Peterson Fellows Program Scholarship
O’Neill graduate students can apply for this three-semester fellowship with the Indianapolis Mayor’s Office, receiving $15,000 during that time. Peterson Fellows work on projects that address a specific challenge in Indianapolis while supporting the city’s strategic plan and vision. Fellows spend one semester with the Mayor’s Office, one with the Indianapolis Airport Authority, and one with IndyGo.
Lawrence M. Borst Internship
The recipient of this graduate student internship works with Indiana’s Senate Finance Committee or another group designated by Senate leadership. The two-semester experience requires interns to work 20 hours per week during the fall semester and then full time in the spring when the legislature is in session. They receive $5,000 in the fall and a biweekly stipend of $750 in the spring. This opportunity also has partial tuition remission for up to 9 credit hours in the fall and 6 credit hours in the spring.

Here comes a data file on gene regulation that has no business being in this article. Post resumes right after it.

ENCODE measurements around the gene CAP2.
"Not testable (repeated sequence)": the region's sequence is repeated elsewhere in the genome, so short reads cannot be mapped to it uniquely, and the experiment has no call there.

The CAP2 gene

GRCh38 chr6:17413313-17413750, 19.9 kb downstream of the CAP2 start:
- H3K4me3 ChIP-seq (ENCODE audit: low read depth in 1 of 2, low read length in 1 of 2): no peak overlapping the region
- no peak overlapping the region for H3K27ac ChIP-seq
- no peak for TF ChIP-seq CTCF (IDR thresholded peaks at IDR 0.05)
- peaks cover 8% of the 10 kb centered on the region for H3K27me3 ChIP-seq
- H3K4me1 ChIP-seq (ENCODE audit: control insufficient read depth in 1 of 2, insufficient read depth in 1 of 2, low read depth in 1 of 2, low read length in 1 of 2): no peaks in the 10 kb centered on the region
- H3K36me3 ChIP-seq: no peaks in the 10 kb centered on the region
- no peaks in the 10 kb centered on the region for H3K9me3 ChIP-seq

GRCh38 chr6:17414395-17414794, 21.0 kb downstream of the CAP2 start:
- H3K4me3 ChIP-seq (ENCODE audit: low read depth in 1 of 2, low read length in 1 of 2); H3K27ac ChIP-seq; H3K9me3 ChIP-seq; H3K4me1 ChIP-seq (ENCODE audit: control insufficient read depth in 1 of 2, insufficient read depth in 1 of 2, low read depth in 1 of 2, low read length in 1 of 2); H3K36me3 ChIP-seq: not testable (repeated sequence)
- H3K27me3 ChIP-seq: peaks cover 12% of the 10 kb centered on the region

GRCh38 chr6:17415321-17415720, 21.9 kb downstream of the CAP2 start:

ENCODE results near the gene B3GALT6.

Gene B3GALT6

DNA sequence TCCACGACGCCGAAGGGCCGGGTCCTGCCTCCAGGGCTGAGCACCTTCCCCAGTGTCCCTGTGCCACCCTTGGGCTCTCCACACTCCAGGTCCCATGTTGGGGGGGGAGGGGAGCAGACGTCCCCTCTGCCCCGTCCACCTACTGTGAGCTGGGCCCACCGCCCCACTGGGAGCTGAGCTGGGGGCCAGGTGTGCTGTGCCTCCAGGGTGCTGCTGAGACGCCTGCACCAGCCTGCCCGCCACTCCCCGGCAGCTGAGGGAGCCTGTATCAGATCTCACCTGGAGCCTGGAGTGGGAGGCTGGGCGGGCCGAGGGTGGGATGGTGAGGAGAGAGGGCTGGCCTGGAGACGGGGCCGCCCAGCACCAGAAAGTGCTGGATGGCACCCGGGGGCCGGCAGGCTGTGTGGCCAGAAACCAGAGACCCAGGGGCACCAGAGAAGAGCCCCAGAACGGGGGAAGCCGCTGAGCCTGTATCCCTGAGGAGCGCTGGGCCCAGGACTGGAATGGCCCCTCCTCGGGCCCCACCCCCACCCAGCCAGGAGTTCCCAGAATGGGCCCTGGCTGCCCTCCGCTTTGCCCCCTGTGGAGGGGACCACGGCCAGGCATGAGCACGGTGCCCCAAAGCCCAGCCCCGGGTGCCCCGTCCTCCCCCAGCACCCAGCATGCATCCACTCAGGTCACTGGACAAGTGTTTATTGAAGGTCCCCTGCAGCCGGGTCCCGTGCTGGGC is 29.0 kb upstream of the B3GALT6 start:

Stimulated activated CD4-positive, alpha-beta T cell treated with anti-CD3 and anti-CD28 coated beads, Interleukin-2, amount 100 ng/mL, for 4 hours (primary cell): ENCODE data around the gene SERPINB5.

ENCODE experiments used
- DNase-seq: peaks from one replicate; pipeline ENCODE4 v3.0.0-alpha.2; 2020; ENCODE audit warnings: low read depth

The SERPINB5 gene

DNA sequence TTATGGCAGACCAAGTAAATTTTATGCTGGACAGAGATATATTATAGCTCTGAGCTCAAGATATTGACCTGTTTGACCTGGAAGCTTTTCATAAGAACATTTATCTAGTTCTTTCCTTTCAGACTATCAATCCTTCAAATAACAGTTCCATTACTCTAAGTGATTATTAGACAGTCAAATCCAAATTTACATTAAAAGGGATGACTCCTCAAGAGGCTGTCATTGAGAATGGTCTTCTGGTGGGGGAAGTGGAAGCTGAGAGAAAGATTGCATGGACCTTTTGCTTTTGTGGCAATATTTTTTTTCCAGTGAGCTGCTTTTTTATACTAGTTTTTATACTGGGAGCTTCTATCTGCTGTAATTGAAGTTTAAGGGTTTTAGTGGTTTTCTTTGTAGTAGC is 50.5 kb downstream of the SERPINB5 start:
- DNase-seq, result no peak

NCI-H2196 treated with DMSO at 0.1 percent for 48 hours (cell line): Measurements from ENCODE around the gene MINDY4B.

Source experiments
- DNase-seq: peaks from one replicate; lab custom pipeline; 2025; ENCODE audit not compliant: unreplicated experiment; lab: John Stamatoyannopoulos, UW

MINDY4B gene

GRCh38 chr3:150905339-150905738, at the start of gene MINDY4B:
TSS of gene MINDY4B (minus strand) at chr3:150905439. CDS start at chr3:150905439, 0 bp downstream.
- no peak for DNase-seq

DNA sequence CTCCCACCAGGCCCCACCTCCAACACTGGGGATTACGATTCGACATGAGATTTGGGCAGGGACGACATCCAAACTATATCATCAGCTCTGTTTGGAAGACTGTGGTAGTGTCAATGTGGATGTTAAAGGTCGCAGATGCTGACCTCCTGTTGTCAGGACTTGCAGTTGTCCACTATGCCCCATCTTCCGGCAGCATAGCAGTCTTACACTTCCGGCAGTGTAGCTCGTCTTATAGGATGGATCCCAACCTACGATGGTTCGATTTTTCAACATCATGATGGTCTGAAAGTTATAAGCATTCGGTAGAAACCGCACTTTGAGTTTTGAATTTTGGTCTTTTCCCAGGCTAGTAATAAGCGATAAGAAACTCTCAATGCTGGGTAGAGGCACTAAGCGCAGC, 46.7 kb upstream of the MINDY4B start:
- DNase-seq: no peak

Indy Chamber HobNob Policy Internship
This unique internship allows an O’Neill graduate student interested in public policy, advocacy, political action, and civic engagement to experience the inner workings of the Indiana Statehouse. During the spring semester, the HobNob intern receives a $5,000 stipend and must work 30–35 hours per week during the four months of the legislative session. Students may apply for a 15-hour schedule with a reduced stipend. They’re also required to attend the Chamber’s annual HobNob event each fall.
Johnson Community Service Scholarship
For graduate students interested in pursuing a career in the public service or not-for-profit sectors, this scholarship can provide some much-needed financial support. They only have to demonstrate their commitment to their future career path by showing that they’ve completed an internship with a community nonprofit or government agency.
Those four scholarships aren’t the only ones that can help O’Neill students foot the bill for their studies. The school offers many more that provide support for its students.